Gunpowder Basics
Handgun Reloading 101
Pistol Bullet Basics
Pistol Primers
Pistol Cartridge Basics
Pistol Reloading Basics
Getting Started
Before selecting a press
Types of presses
Choosing a press
What you need to load pistol

Rifle 101 is next.

You'll also find a ton of free HD videos showing single stage, turret, and progressive presses in action for both pistol and rifle. A virtual "try before you buy" if you will.


March 3, 2010, 03:33 PM
Here is a link I found. I will be looking into this when I start reloading.

After Talking with some people and finding out my brother in law had a rock chucker I have decide to go that rout. I have heard that the Lee stuff has a tendancy to break but that the customer service is really good and they are quick to send replacement parts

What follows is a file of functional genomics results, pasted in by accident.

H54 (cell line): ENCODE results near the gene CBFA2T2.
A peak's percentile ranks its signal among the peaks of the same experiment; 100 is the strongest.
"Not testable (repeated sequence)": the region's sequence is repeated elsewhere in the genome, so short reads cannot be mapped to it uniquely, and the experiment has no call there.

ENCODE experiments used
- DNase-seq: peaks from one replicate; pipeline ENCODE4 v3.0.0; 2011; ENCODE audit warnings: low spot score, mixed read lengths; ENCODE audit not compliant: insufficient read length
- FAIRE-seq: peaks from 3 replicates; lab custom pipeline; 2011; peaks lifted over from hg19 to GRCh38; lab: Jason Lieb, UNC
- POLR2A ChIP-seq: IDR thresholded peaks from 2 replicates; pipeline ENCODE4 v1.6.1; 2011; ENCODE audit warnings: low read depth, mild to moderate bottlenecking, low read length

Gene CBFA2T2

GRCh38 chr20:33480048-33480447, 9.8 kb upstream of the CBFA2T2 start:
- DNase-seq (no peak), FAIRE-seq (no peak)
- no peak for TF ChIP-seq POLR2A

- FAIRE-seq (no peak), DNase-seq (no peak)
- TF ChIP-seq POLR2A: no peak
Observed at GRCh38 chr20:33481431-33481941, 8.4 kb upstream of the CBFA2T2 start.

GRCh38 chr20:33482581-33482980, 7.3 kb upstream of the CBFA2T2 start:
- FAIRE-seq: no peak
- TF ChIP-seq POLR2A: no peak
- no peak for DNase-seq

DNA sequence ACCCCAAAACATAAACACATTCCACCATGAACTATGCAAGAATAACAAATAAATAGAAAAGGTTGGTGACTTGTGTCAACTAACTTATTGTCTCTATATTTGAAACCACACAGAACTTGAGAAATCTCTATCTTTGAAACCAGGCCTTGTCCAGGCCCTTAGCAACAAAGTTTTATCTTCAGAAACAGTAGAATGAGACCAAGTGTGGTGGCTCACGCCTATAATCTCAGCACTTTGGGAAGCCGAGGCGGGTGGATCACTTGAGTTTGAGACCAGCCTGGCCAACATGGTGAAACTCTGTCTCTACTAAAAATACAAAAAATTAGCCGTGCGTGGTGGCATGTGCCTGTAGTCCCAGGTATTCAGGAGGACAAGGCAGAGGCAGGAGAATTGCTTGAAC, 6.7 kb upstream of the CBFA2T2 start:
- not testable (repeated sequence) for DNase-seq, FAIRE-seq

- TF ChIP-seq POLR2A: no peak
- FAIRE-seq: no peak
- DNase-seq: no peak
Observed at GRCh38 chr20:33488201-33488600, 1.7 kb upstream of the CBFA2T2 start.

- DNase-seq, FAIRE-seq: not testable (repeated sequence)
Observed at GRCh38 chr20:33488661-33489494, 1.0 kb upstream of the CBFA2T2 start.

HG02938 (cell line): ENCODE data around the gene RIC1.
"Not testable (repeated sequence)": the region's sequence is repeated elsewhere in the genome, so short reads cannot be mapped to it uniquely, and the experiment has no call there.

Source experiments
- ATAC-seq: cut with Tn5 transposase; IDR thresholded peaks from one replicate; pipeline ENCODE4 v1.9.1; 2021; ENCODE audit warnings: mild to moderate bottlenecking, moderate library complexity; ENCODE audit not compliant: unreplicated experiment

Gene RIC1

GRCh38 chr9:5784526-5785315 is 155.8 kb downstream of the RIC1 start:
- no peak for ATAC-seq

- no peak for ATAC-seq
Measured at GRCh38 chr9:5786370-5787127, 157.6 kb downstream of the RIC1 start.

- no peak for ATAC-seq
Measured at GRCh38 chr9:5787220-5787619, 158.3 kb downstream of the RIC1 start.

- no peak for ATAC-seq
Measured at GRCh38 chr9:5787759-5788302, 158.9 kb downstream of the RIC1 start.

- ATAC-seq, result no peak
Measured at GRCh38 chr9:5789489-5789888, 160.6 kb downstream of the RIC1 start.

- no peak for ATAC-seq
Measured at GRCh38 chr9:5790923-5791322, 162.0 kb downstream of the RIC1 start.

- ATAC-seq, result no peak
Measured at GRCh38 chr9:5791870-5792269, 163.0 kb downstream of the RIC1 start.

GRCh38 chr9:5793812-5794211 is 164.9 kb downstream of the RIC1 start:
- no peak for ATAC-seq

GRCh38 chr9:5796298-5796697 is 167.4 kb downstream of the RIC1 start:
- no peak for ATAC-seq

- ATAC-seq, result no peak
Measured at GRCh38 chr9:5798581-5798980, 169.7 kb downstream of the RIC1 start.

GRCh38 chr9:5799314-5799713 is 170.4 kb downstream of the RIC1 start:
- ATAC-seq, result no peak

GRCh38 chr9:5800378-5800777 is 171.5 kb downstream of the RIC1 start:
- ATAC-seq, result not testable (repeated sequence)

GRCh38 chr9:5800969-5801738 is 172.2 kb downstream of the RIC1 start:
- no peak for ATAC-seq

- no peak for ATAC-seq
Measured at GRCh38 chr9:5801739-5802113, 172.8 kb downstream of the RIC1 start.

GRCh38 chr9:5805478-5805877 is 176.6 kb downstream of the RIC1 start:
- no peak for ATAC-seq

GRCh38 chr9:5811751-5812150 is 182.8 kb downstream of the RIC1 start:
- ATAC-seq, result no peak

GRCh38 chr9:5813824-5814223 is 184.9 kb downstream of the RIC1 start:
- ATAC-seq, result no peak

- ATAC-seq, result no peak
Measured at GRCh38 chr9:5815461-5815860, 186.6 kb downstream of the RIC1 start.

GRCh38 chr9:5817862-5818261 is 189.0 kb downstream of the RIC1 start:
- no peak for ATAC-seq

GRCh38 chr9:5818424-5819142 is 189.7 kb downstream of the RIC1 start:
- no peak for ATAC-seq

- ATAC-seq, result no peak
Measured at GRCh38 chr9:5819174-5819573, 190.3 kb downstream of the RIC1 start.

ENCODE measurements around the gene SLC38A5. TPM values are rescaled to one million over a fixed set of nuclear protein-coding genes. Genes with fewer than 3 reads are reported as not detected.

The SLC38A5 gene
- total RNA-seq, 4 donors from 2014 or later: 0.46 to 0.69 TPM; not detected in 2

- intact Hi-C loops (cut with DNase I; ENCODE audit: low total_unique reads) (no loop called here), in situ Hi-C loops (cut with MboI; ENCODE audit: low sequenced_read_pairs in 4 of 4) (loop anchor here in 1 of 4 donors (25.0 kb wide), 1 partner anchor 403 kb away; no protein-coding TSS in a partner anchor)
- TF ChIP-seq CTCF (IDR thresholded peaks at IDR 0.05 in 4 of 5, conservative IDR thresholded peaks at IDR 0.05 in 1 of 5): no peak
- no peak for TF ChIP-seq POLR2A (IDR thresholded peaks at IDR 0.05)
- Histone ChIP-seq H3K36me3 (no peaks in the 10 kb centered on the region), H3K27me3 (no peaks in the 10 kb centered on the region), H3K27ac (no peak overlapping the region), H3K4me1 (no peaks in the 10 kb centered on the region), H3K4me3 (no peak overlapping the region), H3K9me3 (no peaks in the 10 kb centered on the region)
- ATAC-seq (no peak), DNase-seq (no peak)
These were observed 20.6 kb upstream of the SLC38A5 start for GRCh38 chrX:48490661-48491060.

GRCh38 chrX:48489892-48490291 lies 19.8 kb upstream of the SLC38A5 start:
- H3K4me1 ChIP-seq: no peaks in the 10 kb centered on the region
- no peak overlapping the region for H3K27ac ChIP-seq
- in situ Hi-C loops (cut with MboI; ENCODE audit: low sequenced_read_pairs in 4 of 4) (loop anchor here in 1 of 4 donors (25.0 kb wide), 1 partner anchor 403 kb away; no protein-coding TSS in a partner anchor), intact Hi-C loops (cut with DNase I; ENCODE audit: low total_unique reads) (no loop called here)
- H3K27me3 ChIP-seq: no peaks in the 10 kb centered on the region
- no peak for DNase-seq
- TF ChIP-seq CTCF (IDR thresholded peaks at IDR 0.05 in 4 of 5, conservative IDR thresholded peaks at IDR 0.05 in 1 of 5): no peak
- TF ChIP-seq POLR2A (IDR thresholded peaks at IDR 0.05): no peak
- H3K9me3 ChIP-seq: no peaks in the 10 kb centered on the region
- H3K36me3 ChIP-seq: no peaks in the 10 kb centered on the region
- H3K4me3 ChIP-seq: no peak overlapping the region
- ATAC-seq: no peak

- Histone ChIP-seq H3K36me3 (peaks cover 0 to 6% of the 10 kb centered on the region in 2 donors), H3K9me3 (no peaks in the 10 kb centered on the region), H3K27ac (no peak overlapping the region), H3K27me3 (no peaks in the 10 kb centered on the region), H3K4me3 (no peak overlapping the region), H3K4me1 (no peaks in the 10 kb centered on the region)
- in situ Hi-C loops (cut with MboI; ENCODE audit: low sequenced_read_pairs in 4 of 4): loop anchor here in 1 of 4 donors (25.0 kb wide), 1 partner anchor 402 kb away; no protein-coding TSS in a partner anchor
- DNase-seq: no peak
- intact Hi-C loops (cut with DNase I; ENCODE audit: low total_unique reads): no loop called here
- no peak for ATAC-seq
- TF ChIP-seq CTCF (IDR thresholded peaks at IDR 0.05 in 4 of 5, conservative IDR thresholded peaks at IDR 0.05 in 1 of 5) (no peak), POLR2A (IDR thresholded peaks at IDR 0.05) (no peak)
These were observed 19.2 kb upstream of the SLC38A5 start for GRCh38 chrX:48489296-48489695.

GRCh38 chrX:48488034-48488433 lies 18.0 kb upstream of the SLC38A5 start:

March 3, 2010, 03:47 PM
I started loading on a progressive, and haven't regretted it.


March 3, 2010, 04:08 PM
The Lee Classic turret is an excellent buy. It can also be used as a single stage until you are sure of what you are doing. A beginner could learn to use the press easily. I've reloaded for 20 years and have had many presses including the Dillon XL650 and for the money this press is easily the best deal. Now that I'm married I don't shoot like I did when I was single and with the Classic Turret I can crank out 150-200 rounds an hour. On a single stage for 3 boxes or 250 rounds it will take 2.5-3 hours.

March 3, 2010, 04:18 PM